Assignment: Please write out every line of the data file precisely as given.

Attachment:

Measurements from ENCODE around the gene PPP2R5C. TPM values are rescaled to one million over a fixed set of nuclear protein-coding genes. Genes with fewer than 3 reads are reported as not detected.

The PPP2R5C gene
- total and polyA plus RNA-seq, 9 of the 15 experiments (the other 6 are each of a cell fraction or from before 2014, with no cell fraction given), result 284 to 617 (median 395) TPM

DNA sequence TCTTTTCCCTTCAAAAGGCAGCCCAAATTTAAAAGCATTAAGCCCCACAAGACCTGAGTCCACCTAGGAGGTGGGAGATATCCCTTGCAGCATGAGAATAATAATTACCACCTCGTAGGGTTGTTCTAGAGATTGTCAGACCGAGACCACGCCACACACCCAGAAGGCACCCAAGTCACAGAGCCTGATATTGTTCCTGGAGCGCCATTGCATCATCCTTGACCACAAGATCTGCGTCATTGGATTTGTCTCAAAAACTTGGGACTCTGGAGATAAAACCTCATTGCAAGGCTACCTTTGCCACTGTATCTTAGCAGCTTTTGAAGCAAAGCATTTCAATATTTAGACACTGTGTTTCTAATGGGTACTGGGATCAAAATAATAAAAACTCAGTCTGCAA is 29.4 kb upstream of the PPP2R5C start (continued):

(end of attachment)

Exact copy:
Measurements from ENCODE around the gene PPP2R5C. TPM values are rescaled to one million over a fixed set of nuclear protein-coding genes. Genes with fewer than 3 reads are reported as not detected.

The PPP2R5C gene
- total and polyA plus RNA-seq, 9 of the 15 experiments (the other 6 are each of a cell fraction or from before 2014, with no cell fraction given), result 284 to 617 (median 395) TPM

DNA sequence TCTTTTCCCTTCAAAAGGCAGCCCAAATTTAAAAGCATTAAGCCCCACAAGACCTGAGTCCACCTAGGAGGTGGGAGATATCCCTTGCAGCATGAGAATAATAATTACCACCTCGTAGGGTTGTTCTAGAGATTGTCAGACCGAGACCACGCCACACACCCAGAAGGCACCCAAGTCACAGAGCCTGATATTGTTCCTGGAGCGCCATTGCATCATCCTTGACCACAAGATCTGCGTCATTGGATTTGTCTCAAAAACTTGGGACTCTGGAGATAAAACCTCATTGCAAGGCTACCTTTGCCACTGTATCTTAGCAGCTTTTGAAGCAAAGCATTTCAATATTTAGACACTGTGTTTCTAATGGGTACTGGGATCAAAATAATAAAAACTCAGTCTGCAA is 29.4 kb upstream of the PPP2R5C start (continued):